The Continuum of Market Structures

In most economic textbooks and lessons we teach four market structures. Perfect Competition, Monopolistic Competition, Oligopoly and Monopoly. And we tend to get told that these structures are completely independent and unique from each other. However, this can cause some confusion amongst students, especially those who actually stop and think about it for a minute or two!


Firstly it is fairly obvious that no firm in the real world necessarily has all the characteristics of one of these market structures. For example take a small restaurant in medium sized town. What market structure does it belong to? Well, there will be lots of other restaurants, there are some barriers to entry and exit, there is some customer loyalty etc. So that suggests it is Monopolistic. But what if it is the only Thai restaurant in that town? Does that make it a monopoly? What about customers’ ability to drive to other towns? Now it may face 1000s of competitors is it therefore perfect competition? What if it part of a chain of restaurants? Is it now oligopoly?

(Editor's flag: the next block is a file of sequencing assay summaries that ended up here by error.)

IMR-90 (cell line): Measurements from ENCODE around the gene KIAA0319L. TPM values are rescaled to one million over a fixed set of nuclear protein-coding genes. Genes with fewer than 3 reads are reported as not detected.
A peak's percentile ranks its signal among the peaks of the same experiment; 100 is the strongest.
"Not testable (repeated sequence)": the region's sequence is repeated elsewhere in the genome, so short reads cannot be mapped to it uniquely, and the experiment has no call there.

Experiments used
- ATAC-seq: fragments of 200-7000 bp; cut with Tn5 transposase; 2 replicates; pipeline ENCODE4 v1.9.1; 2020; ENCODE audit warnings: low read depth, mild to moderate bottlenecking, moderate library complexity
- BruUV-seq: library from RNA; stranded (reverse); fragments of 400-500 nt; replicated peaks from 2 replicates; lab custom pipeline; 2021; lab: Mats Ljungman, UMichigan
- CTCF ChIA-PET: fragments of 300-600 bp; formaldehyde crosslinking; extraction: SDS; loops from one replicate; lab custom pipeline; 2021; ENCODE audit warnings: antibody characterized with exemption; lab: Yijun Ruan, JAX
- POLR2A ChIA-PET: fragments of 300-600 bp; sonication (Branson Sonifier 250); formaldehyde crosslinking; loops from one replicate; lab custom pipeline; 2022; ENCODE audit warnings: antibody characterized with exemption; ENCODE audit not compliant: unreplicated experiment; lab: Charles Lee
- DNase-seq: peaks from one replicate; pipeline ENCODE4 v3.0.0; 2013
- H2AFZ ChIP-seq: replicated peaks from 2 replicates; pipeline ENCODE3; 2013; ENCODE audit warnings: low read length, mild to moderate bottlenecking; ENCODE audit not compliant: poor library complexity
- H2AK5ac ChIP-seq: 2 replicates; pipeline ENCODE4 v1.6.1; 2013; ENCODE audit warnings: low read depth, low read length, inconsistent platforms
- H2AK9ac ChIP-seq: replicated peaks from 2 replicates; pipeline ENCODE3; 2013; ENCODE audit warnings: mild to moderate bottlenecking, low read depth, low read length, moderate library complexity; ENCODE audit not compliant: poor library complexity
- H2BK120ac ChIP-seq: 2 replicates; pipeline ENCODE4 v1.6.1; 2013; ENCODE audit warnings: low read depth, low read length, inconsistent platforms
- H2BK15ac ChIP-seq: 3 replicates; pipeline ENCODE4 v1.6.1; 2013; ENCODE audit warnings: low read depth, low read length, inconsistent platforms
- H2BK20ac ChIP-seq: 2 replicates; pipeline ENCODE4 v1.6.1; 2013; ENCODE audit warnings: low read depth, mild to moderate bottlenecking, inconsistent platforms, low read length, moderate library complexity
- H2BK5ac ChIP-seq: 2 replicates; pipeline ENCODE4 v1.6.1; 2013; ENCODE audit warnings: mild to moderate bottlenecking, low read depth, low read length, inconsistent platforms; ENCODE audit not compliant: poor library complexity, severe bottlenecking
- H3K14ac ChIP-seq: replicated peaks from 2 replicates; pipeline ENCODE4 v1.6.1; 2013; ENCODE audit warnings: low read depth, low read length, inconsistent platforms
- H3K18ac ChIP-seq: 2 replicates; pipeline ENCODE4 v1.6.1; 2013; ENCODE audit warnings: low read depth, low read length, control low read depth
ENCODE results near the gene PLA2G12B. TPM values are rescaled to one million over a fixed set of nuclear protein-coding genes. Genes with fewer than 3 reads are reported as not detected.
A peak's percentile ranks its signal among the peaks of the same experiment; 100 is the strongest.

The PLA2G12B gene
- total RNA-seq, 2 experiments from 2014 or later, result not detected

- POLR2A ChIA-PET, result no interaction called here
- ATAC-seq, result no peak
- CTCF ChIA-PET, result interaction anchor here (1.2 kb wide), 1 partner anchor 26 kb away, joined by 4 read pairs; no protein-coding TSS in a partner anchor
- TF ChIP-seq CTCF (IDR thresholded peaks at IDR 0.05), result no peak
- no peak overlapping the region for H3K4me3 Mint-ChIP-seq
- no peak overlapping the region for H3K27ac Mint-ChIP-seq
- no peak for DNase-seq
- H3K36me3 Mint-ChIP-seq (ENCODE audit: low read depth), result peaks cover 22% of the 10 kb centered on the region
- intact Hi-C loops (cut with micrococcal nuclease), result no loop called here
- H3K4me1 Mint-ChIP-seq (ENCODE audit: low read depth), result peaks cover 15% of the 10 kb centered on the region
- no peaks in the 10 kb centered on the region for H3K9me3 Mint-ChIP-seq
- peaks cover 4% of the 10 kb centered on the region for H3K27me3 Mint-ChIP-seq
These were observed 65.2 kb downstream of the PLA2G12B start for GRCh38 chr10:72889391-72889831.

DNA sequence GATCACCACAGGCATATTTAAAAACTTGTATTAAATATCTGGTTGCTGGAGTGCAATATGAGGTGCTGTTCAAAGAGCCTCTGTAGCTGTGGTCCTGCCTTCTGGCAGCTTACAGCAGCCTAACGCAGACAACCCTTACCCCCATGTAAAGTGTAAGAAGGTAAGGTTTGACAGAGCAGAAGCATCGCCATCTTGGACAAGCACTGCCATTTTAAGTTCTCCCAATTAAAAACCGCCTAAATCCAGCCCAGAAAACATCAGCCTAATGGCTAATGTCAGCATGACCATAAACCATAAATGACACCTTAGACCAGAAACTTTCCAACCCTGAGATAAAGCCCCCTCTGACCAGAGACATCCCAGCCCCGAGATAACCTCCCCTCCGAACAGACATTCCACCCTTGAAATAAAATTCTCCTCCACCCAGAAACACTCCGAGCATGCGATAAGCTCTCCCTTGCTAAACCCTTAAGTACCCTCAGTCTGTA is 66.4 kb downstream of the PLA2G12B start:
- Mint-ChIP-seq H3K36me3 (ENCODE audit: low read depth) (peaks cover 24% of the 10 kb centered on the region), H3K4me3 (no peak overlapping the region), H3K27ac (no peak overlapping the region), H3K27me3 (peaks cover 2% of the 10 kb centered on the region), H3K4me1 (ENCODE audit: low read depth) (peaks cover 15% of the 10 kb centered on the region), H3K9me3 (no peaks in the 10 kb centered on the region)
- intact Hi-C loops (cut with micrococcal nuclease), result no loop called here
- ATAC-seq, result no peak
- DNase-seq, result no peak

Simply put a firm rarely has all the characteristics of a single market structure and teaching the market structure as being complete discreet from each other isn’t always very helpful.


Far better is to think of it as a continuum. Down one end you have the theoretical idea of a perfectly competitive market and down the other a firm with true monopoly power. In between you have the monopolist and oligopoly. Most firms will fit broadly into one category but will no doubt have characteristics of the others depending on how you think about the market. (An obvious example is geographical scale, a firm can have a local monopoly but be part of a monopolistic structure at wider geographical scale.)


Thinking about it this way is also useful when it comes to essays. You won’t get caught up worrying that the firm or industry you are writing about doesn’t have all the characteristics of specific market structure. Rather you can embrace the complexity of it and start to debate which structure is most suitable. This is good as it leads you into that higher order evaluative thinking that examiner love!





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